What makes a hostile work environment?
“Hostile work environment” is a legal concept that is often misunderstood. An employee might believe he is dealing with a hostile work environment because he has an aggressive, impatient boss and rude coworkers who make offensive jokes every once in a while. In order for the legal system to consider his work environment “hostile,” however, their behavior has to be much more severe.
What creates a hostile work environment?
A hostile work environment exists when physical, verbal, and/or visual conduct at work creates an offensive, intimidating, and/or abusive environment.
- The offensive behavior must be unwelcome. Asking your offender to stop his or her behavior will help you prove that it was unwelcome.
- The offensive behavior must be pervasive. It must be severe enough that it interferes with your ability to work or somehow affects your employment situation. For example, discriminatory behavior can affect your employment situation by preventing you from receiving a promotion you are qualified for.
- The offensive behavior must persist despite your efforts to stop it. If your boss made an offensive remark in January and then once again in August, you probably do not have a claim for hostile work environment. If he repeatedly engages in offensive behavior, a hostile work environment likely exists.
- The offensive behavior is rooted in sexual harassment or discrimination.
What are examples of conduct that creates a hostile work environment?
- Sexual harassment can create a hostile work environment. Unwelcome sexual advances, requests for sexual favors, and physical or verbal conduct of a sexual nature in the workplace violate Title VII of the Civil Rights Act of 1964. Sexual harassment can affect your work performance and employment situation, creating a hostile work environment.
- Harassment on the basis of any protected category can create a hostile work environment. Protected categories include race, color, national origin, religion, disability, genetics, age, and sex. Racial slurs, for example, can create a hostile work environment because discrimination on the basis of race is prohibited by law.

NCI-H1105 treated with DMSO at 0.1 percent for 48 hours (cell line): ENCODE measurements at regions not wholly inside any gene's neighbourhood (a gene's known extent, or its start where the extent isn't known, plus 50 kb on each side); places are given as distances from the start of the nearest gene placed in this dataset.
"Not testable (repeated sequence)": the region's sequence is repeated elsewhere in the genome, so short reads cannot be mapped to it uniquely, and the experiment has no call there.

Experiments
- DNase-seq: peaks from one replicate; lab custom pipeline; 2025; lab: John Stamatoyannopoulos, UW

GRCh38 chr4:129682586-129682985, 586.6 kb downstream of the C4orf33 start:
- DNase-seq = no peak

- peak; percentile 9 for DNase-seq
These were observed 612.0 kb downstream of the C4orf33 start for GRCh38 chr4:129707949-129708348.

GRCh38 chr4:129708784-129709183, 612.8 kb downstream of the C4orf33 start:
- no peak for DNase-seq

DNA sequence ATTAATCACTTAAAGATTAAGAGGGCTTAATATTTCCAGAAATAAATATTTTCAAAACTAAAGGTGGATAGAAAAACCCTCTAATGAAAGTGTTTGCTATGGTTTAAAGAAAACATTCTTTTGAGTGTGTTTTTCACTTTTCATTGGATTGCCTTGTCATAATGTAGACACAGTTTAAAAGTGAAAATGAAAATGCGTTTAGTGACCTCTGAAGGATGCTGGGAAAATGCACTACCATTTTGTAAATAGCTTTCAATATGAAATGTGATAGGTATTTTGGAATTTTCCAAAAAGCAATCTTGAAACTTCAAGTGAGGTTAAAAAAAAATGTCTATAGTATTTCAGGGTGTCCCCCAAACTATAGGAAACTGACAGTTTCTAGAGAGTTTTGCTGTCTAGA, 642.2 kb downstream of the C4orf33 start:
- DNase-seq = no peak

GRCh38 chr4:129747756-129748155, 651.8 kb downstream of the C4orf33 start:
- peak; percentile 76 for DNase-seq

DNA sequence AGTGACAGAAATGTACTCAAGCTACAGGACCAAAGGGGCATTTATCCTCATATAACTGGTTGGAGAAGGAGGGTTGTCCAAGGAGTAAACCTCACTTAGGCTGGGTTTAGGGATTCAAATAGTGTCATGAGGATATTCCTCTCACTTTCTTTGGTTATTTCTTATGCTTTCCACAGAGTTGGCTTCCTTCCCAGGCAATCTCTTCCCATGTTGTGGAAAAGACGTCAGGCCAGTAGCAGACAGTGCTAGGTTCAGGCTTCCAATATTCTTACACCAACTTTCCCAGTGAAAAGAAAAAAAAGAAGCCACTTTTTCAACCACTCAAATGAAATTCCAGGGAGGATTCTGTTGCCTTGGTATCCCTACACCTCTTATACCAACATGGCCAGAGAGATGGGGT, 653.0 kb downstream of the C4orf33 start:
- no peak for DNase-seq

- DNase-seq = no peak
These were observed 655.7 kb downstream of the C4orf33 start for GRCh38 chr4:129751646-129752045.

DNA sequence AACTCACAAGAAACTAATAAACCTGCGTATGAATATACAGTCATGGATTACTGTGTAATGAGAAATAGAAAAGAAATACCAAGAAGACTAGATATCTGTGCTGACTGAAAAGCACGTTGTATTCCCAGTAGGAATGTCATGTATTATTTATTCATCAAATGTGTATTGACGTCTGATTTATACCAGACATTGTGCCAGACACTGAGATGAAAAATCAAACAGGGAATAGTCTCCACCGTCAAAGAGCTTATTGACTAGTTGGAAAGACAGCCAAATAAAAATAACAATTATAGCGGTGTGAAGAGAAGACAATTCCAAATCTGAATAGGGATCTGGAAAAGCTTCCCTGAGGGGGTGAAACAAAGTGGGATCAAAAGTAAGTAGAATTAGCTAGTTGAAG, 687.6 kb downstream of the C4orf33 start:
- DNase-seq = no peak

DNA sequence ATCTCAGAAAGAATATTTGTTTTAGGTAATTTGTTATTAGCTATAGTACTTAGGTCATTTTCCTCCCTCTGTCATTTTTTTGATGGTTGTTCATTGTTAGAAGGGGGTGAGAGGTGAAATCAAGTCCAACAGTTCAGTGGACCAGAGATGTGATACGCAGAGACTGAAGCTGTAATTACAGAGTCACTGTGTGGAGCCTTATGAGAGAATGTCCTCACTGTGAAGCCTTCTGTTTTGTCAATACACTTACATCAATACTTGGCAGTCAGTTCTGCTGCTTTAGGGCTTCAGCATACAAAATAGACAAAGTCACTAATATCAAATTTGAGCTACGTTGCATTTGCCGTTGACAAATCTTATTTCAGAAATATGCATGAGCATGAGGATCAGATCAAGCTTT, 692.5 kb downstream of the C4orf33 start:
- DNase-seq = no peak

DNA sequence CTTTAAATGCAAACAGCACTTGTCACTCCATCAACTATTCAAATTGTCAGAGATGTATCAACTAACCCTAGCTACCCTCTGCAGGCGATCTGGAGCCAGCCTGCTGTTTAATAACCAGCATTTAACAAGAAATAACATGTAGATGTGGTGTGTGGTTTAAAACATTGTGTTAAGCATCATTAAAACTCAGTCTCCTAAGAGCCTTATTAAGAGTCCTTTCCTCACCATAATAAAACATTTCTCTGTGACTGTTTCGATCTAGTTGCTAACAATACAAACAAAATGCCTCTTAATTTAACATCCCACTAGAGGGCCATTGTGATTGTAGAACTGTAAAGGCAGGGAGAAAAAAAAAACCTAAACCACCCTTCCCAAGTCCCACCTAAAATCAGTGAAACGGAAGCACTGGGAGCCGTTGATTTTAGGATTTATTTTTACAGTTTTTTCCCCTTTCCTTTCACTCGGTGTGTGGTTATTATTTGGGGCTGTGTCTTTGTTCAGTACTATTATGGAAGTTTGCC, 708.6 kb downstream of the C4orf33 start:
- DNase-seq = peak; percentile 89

Remember, the conduct that creates a hostile work environment must be severe. A Supreme Court case, Oncale v. Sundowner Offshore Services, reminds us that Title VII “is not a general civility code.” Simple teasing and the occasional offensive joke do not constitute hostile work environment. An employment attorney can look into your situation to determine whether you have a legitimate hostile work environment claim.
Who can create a hostile work environment?
The conduct that creates a hostile work environment can come from:
- Your boss,
- A coworker,
- A client,
- An independent contractor, or
- Any individual you must interact with at work.
What can I do about a hostile work environment situation?
If you are experiencing sexual harassment or discrimination at work, and potentially have a hostile work environment claim, you can take legal action. Don’t hesitate to contact KM&A for a free and immediate consultation with an experienced employment attorney. We represent clients in every county in Pennsylvania. You can call us in Pittsburgh at 412-626-5626 or in Philadelphia at 215-618-9185. We can also be reached by email at email@example.com.